Last week we talked about trick-or-treating tips for your kids; this week, it's all about safety guidelines for homeowners.

Lots of people really get into Halloween decorations, with homemade "cemeteries" in their lawns, DIY Haunted Houses on their driveways, loads of lights, and lots of hanging skeletons, cobwebs and, of course, Jack o' Lanterns. But, as with anything, these decorations can pose a safety risk if you're not careful. Here are 5 safety tips every homeowner needs to follow:



1. Use LED Lights
Lit candles or luminaries look really nice, but they also pose a fire hazard. Trick-or-treaters can easily knock over the lit candles lining your front walk, injuring themselves and potentially starting a fire. Instead of real candles, opt for LED lights, battery-powered candles or even strands of orange holiday lights around your front porch.

2. Clear the Way
Make sure the path from your driveway or the sidewalk to the front door is free from obstructions or hazards. Repair loose porch railings or steps, repave and cracked concrete on your driveway or anything else that may pose a safety threat to trick-or-treaters. If you add spooky yard decorations like tombstones, fake cobwebs or mummies, be sure that these decorations do not obstruct any pathways. If your front door is located at the top of a lot of steps or you're unable to make repairs, camp out at the end of your driveway to greet kids there!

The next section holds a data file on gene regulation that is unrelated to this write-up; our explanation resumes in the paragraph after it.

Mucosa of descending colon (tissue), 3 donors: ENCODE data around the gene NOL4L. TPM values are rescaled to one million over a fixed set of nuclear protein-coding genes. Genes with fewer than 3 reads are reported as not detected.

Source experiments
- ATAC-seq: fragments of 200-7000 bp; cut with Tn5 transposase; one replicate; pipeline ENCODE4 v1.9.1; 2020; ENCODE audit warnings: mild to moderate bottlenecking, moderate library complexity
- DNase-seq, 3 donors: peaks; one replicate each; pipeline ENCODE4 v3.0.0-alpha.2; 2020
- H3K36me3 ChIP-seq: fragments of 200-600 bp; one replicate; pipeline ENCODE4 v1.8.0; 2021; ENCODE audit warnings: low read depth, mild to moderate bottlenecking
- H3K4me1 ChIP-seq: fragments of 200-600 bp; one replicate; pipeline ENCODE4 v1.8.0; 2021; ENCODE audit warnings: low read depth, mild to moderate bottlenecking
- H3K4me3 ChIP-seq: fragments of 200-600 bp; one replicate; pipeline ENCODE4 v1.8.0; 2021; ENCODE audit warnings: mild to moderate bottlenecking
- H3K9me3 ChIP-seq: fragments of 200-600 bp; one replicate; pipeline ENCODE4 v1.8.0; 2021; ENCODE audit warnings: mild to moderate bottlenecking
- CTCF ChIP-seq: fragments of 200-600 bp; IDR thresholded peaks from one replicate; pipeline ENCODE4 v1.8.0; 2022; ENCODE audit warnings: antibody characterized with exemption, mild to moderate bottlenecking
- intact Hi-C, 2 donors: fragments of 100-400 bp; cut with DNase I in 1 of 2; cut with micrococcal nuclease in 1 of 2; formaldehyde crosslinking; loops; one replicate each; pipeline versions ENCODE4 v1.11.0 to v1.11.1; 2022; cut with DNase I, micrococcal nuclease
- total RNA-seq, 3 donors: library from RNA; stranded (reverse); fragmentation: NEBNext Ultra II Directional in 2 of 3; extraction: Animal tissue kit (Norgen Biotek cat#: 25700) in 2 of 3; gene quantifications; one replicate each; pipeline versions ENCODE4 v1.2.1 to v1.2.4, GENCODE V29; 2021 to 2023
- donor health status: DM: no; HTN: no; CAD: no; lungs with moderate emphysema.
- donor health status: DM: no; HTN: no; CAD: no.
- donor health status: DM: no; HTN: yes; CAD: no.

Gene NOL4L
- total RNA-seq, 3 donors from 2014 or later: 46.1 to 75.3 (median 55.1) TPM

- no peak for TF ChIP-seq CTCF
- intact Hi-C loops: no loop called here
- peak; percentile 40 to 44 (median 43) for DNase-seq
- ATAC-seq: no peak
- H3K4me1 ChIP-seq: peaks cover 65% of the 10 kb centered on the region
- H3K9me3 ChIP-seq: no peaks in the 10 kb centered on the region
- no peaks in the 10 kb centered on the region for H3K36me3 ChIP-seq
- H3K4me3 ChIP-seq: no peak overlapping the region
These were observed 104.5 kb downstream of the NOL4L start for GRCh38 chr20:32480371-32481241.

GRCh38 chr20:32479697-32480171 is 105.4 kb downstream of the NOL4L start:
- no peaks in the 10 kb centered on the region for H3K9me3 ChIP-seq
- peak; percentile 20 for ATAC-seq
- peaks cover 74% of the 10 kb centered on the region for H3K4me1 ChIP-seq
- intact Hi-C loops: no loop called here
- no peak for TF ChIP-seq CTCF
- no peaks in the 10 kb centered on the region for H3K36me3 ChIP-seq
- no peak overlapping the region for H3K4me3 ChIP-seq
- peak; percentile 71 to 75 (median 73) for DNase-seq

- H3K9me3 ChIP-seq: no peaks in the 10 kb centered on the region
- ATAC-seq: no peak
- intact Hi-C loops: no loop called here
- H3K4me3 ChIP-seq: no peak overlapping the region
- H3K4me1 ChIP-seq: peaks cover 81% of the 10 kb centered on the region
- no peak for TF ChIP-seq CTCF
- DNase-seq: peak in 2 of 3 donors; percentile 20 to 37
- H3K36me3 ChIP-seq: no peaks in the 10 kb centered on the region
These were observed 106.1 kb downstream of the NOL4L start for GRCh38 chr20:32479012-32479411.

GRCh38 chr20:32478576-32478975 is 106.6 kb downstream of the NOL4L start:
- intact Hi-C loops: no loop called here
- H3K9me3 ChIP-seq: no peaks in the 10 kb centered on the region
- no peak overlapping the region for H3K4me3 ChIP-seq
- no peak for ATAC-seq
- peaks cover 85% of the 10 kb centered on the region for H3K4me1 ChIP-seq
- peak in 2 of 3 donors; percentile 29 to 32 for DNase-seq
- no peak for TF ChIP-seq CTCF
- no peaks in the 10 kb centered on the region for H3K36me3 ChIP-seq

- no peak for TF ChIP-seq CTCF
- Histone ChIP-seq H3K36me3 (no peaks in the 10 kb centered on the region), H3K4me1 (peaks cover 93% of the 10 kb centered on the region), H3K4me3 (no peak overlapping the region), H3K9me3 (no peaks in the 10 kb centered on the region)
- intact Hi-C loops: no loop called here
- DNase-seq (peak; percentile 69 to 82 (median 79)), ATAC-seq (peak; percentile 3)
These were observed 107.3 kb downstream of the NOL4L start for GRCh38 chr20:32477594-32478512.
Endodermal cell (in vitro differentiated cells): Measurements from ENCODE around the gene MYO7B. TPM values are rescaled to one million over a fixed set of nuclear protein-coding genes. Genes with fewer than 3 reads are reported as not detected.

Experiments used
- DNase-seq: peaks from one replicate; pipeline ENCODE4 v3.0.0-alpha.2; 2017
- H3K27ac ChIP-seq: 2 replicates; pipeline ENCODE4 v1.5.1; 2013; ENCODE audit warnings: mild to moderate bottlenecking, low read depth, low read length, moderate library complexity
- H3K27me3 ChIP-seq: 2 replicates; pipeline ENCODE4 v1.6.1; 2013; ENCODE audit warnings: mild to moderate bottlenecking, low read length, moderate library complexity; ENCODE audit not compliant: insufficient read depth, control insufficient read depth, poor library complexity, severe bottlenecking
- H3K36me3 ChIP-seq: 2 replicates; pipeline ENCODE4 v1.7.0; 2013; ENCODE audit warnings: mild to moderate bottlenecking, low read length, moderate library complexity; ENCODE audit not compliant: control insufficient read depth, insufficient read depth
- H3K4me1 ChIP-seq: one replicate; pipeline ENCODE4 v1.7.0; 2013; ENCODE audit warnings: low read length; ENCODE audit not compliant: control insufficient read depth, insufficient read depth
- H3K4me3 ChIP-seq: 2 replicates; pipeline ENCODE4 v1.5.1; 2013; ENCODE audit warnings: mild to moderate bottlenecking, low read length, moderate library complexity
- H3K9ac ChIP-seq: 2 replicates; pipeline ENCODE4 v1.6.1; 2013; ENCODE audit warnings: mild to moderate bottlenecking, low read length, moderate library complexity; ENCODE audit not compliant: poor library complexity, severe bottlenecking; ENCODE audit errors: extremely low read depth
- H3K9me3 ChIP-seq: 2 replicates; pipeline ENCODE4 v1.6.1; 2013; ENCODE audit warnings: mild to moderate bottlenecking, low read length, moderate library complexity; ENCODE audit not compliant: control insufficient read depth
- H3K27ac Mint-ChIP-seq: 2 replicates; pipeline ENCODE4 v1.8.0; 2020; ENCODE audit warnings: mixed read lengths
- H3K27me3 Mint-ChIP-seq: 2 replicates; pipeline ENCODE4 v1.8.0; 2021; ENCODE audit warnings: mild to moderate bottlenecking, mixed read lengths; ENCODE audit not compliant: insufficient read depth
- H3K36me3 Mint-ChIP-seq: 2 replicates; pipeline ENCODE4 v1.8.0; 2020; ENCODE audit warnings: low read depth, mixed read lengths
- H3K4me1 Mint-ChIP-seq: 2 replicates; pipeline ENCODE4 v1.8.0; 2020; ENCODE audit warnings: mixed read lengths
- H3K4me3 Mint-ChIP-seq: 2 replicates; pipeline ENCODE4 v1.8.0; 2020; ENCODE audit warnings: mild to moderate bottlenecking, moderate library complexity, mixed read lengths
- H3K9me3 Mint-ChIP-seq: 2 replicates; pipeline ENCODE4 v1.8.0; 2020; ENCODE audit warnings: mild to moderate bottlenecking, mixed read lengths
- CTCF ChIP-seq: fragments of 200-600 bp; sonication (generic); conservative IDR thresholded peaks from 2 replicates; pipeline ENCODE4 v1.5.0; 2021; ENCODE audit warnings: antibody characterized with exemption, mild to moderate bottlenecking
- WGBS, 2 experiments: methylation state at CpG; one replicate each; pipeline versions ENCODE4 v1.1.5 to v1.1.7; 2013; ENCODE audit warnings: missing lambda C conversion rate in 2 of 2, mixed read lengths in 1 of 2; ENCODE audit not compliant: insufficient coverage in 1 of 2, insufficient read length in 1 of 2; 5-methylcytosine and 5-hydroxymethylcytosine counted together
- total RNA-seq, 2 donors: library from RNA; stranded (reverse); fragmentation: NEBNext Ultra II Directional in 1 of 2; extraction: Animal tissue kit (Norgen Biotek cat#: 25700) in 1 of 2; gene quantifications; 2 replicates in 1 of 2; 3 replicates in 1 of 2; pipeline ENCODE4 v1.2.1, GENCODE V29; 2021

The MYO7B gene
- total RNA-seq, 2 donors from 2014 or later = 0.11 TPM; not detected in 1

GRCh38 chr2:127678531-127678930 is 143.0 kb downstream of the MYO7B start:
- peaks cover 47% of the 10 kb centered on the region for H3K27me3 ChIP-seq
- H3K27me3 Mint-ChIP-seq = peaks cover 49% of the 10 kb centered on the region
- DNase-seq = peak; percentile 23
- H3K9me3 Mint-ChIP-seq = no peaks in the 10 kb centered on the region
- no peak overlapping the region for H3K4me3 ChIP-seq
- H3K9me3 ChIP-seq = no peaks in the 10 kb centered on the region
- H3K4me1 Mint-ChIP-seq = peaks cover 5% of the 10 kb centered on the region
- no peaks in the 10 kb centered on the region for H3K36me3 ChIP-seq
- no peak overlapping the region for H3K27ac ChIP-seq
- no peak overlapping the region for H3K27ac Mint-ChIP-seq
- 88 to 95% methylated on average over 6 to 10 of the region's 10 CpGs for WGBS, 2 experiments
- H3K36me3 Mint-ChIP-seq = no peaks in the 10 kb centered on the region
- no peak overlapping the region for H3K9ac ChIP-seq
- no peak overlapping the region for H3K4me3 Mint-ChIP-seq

3. Do Yard Work
Similar to the previous point, make sure your yard is free from hazards like holes or uneven ground, branches or wet leaves and lawn equipment. Sure, kids are supposed to walk on the sidewalks -- but little trick-or-treaters often get excited and cut through yards.

4. Keep Spot Inside.
The constant ringing of the doorbell, barrage of kids and unfamiliar costumes, smells and activity is generally too much for many pets -- and scared dogs or cats can dart out the front door -- or, even worse, possibly hurt one of the trick-or-treaters. Keep your pet in a separate room with some treats and his favorite blanket. If you have a dog, take him for a big walk beforehand to calm him down a little.

5. Check your Homeowner's Insurance.
Halloween is a fun way to bond as a community and get to know your neighbors. However, the fact of the matter is, opening up your home to visitors of any kind can expose you to potential insurance claims and lawsuits. Check your insurance policy or call your agent to make sure your house is covered should an accident happen.

Note: while these tips should keep you and the kids in your neighborhood safe this Halloween, we don't have any advice for the dreaded, post-trick-or-treat candy coma.

Sources: 1. Centers for Disease Control and Prevention, Halloween Health and Safety Tips | 2. ASPCA, Halloween Safety Tips.
Photo Credit: Sarah M.
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